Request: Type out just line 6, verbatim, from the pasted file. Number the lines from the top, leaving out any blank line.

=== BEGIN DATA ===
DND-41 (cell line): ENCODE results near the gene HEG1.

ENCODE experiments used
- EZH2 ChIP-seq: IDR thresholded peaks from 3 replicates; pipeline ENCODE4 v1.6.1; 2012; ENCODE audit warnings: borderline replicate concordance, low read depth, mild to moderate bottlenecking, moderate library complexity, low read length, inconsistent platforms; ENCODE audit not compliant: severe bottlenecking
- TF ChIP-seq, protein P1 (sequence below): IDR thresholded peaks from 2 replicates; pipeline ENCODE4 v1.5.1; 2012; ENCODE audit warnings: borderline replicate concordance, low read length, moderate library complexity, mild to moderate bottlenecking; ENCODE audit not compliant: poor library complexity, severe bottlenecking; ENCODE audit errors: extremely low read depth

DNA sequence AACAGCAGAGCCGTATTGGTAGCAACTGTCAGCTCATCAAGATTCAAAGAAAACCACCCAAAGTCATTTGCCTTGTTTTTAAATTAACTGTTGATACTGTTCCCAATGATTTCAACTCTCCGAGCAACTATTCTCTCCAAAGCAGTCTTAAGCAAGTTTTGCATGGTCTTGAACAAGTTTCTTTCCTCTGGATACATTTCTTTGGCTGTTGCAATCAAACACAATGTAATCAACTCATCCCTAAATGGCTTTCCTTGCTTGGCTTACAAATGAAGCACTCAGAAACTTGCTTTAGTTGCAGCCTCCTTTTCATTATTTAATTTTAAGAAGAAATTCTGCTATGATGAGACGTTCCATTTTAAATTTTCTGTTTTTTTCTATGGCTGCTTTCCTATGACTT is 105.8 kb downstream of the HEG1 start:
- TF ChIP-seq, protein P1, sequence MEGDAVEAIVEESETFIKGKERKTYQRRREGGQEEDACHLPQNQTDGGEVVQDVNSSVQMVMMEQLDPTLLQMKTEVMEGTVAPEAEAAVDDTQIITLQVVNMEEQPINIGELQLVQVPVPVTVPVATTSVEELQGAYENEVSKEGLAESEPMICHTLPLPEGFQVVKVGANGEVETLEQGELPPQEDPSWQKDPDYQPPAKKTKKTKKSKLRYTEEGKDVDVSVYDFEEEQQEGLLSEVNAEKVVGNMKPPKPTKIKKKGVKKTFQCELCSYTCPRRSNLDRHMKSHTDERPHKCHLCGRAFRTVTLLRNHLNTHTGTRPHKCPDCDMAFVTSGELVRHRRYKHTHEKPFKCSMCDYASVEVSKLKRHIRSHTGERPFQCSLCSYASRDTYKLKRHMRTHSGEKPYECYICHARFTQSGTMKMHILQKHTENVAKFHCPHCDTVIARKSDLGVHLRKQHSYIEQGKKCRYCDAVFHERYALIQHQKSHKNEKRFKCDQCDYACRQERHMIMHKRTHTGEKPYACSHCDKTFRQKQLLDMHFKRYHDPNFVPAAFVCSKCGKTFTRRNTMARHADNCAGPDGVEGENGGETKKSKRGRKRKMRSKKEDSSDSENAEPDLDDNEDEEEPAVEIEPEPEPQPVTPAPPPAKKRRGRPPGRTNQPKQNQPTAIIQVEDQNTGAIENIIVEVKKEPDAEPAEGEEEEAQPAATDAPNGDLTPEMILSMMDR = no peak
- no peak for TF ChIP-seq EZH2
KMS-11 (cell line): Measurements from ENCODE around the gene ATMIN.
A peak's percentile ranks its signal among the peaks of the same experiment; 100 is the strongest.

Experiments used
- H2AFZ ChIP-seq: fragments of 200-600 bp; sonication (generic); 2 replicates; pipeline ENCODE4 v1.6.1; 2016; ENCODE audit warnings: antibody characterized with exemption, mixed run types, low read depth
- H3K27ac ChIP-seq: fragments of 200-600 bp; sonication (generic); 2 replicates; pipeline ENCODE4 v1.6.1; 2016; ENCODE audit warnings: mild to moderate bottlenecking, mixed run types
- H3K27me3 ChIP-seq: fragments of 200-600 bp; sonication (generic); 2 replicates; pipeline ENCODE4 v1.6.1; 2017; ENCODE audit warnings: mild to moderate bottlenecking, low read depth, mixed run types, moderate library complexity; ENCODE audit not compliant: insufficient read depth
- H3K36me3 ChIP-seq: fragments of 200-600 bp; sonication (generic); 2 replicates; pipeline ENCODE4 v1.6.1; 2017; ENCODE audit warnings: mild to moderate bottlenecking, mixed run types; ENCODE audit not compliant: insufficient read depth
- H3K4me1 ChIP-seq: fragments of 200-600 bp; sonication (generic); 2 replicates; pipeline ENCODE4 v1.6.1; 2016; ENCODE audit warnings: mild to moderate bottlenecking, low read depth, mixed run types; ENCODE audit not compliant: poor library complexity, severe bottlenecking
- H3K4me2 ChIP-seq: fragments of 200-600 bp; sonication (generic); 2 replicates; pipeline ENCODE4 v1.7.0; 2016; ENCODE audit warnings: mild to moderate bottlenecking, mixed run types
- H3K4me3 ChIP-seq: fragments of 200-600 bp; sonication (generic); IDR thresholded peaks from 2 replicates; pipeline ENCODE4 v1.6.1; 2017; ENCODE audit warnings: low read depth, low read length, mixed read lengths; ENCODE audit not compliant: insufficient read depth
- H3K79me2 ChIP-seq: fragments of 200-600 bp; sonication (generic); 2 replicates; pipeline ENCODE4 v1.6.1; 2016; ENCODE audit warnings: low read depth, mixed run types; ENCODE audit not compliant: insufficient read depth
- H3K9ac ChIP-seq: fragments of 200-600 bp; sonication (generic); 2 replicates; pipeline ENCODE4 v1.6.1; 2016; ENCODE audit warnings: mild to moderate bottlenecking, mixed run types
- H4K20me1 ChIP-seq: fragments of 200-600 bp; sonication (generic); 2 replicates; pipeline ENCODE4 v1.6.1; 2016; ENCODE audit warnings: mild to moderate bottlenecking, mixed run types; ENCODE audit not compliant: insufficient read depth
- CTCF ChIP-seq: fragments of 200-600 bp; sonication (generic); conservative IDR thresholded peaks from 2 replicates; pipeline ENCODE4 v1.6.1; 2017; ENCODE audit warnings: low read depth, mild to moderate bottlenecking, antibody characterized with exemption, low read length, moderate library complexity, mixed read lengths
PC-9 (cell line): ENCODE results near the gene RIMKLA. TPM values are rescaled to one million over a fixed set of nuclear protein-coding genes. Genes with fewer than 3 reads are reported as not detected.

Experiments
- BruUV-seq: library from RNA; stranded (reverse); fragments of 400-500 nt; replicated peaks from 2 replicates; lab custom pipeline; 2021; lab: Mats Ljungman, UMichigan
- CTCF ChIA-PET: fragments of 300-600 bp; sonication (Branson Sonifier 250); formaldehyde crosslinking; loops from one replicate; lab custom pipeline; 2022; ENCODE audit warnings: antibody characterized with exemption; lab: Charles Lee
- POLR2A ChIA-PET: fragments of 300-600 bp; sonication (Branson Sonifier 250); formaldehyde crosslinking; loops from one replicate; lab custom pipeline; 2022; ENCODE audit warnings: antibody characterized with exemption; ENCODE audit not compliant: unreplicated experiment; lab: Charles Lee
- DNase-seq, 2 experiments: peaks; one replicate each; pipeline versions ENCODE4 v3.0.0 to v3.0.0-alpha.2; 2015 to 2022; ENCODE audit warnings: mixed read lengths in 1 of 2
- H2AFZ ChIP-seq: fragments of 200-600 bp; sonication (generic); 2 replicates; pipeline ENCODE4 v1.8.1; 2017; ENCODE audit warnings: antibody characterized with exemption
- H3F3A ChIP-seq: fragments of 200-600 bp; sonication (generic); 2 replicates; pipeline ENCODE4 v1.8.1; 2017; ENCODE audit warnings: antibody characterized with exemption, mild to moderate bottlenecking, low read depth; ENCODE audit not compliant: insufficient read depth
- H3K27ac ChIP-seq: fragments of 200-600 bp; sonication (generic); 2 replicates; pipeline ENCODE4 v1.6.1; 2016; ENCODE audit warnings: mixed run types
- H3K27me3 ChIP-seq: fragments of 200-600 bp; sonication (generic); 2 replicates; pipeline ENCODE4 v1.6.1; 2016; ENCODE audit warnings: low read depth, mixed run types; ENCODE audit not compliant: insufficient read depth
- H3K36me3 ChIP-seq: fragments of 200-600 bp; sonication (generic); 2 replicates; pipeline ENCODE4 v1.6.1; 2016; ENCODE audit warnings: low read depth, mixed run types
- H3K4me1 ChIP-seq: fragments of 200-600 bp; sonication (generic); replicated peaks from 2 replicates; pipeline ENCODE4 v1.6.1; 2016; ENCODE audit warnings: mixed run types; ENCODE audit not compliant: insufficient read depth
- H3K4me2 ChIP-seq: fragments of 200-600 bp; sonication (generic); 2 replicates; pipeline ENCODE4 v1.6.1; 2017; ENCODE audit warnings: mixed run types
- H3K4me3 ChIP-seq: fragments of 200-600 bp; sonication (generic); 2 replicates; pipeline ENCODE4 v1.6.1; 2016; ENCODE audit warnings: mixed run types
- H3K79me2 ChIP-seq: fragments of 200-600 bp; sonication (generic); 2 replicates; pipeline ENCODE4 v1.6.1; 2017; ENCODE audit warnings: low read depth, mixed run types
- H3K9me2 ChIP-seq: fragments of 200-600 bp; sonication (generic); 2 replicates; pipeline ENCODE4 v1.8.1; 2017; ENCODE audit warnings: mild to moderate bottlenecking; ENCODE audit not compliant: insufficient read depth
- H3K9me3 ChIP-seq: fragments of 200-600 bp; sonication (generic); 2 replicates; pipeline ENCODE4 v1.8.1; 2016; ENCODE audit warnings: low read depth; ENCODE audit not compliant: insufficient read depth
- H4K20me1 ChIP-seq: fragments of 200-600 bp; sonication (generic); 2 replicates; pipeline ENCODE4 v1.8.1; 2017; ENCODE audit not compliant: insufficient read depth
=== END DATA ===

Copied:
- TF ChIP-seq, protein P1, sequence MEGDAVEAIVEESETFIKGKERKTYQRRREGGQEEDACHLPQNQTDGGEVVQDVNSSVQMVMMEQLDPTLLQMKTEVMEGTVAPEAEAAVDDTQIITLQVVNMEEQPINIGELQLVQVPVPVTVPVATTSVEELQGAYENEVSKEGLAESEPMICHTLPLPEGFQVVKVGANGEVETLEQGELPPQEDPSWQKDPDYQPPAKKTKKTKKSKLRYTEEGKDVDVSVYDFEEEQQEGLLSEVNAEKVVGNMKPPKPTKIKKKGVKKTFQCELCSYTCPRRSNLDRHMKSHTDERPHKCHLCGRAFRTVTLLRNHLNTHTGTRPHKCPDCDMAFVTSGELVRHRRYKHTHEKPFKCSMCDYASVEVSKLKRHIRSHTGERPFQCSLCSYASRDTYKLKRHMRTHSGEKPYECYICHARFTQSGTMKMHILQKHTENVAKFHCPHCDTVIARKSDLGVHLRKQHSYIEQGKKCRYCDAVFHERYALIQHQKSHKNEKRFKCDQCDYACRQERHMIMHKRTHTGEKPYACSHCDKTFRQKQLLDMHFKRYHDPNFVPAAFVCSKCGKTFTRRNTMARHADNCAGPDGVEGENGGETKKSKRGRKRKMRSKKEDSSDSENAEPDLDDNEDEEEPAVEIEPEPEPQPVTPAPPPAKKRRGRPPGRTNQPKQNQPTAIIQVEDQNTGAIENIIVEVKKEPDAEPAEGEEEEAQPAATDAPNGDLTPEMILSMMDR = no peak